Schirmer, New York, pl. no. 12117, 391 p., 1958, in French and English (translated by Ruth and Thomas Martin).
Ahn & Simrock, Berlin and Wiesbaden, pl. no. A&S 354, 405 p., 1961, edited by Pierre Stoll, in German (translated by Heinrich Strobel).
Alkor-Edition, Kassel,  + 414 p., 1964, in French and German (translated by Walter Felsenstein), edited by Fritz Oeser. This edition was based on the early sources, but it does not correspond with Bizet’s 1875 score. It includes both dialogues and Guiraud’s recitatives and some passages not published before.
Alkor-Edition, Kassel, no. AE 129a,  + 414 p., 1969, edited by Oeser, revised edition.
Salabert, 136 p., 1982, edited by Marius Constant, Jean-Claude Carrière, and Peter Brook, as La Tragédie de Carmen.
Schott, Mainz, no. 7965, 490 p., 2000, edited by Robert Didion, in French and German (translated by Josef Heinzelmann). This is the first modern edition to be based on the 1875 vocal score, although a number of passages from earlier sources are shown in their proper place: 42 bars in no. 3, 36 bars in no. 4, 56 bars in no. 8, 29 bars in no. 13, and 14 bars in no. 17. It restored the accompaniment of melodramas in nos. 3 and 13. It matches the Eulenburg full score shown below.
Dover, Mineola, 391 p., 2002, in French and English (translated by Th. Baker), reprinted from Schirmer 1895/1923.
Hermann, Vienna, 306 p., 2009, edited by Michael Rot, in French.
Ricordi, reprint of Choudens 363-page edition.
Eroica, c. 2010, reprint of Choudens 363-page edition.
Peters, London, no. EP7548a, xxxv + 399 p., 2013, in French and English (translated by David Parry), edited by Richard Langham Smith.
Printed vocal score, extracts:
24 separate numbers:
1 Chœur des gamins ( = no. 3) 2 Chœur des cigarières ( = no. 4) 3 Habanera ( = no. 5) 3bis Habanera ( = no. 5 in E minor) 4 Duo ( = no. 7) 5 Séguedille ( = no. 10) 5bis Séguedille ( = no. 10 in E) 6 Chanson bohème ( = no. 12) 7 Chanson du Toréador ( = no. 14) 7bis Chanson du Toréador ( = no. 14 in G) 7ter Chanson du Toréador ( = no. 14 in A) 8 Quintette ( = no. 15) 9 Chanson ( = no. 16) 10 Duo ( = no. 17) 11 Cantabile (‘La fleur’ from no. 17) 11bis Cantabile (‘La fleur’ from no. 17 in B♭) 12 Duo ( = no. 20) 13 Strophes (‘En vain pour éviter’ from no. 20) 19 14 Trio ( = no. 21) 14bis Trio ( = no. 21 in E♭) 15 Cavatine ( = no. 22) 15bis Cavatine ( = no. 22 in C) 16 Duo ( = no. 23) 17 Duo ( = no. 27)1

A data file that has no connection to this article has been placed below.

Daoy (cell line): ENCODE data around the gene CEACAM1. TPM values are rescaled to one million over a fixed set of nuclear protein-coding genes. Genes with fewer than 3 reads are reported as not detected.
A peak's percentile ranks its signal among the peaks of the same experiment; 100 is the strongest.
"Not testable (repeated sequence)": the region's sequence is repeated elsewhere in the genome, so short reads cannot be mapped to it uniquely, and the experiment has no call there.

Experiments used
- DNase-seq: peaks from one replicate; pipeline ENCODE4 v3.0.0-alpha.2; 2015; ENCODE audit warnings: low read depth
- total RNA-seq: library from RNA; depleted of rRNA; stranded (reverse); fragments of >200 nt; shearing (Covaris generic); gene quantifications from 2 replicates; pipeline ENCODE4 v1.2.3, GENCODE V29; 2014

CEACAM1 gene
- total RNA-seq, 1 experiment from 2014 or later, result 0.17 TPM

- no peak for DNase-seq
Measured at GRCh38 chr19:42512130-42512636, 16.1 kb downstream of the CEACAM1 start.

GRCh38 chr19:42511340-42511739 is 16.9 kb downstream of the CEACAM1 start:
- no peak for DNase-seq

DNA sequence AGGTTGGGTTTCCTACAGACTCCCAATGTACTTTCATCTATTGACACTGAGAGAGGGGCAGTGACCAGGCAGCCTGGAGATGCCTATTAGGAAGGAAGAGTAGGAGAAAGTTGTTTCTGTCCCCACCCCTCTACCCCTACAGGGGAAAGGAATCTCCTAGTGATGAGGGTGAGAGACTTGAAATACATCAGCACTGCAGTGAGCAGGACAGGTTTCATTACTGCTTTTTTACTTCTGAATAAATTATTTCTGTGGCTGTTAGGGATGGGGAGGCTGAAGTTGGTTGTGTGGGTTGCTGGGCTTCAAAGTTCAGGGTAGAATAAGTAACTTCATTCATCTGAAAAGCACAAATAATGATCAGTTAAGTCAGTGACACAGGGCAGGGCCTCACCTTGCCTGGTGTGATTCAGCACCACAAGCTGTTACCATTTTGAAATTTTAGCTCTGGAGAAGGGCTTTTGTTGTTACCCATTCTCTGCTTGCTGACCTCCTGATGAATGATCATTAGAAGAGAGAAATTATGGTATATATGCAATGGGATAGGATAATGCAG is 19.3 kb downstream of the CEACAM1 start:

Choudens, 265 faubourg St Honoré, pl. no. A.C. 3106 – 3123, 1875 (ann: Bibliographie de la France, 15-5-1875).
18 Couplets de la Messagère (‘Votre mère avec moi’ from no. 7) 18bis Couplets de la Messagère (‘Votre mère avec moi’ from no. 7 in E♭)
Choudens continued to offer extracts in a variety of different forms, from all their later addresses. Some of these are shown below. It is possible that these extracts were also issued as voice parts only. Nos. 3 and 9 were issued in this form between 1889 and 1892 with plate numbers A.C. 3177 and A.C. 6036, 2 p. F-Pn 4o Vm7 2057 (51 and 58). The first plate number suggests an original issue in 1875.
Choudens, pl. no. A.C. 3815–3838, 1877, in German and Italian, 24 extracts derived from the Choudens 1877 vocal score. US-NYp (nos 3 and 3bis). US-DMu (no. 3, pl. no. 3817). US-SLug (no 3, pl. no. 3817).
Choudens, pl. no. A.C. 4046–4048, c. 1877, extracts nos 5, 5bis and 6. US-SLug (No. 6, pl. no. 4048, 5 p.; No. 5, pl. no. 4046, 5 p. US-SLug; No. 5bis: Choudens, pl. no. A.C. 4047, in German and Italian. D-B.
Choudens, père et fils, 265 rue St Honoré, pl. no. A.C. 4334–4338, extract nos 12–17. US-SLug (pl. no. 4338, 9 p., no. 17, and pl. no. 4334, 7 p., no. 12).
Choudens fils, 30 Boulevard des Capucines, A.C. 3082. Certain extracts were issued as large-format reprints from the 1875 vocal score. US-SLug (extract nos 2, 4, 10)
Metzler, London, with Choudens pl. no. A.C. 3946, 5 p., 1878, extract no. 3 as ‘Love the Vagrant, The Celebrated Havanera in Carmen’, in English (translated by H.B. Farnie). In two keys (D minor and E minor). GB-En, GB-Lbl H.2476 (high key) (stamped 20-7-1878), GB-Ob (high key).
Metzler, London, pl. no. M. 5076, 7 p., 1878, extract no. 7, ‘Chanson du Toréador’ in Italian (translated by A. de Lauzières), in two keys. GB-En, GB-Lbl H.2476 (high key) (stamped 20-7-1878), GB-Ob (high key).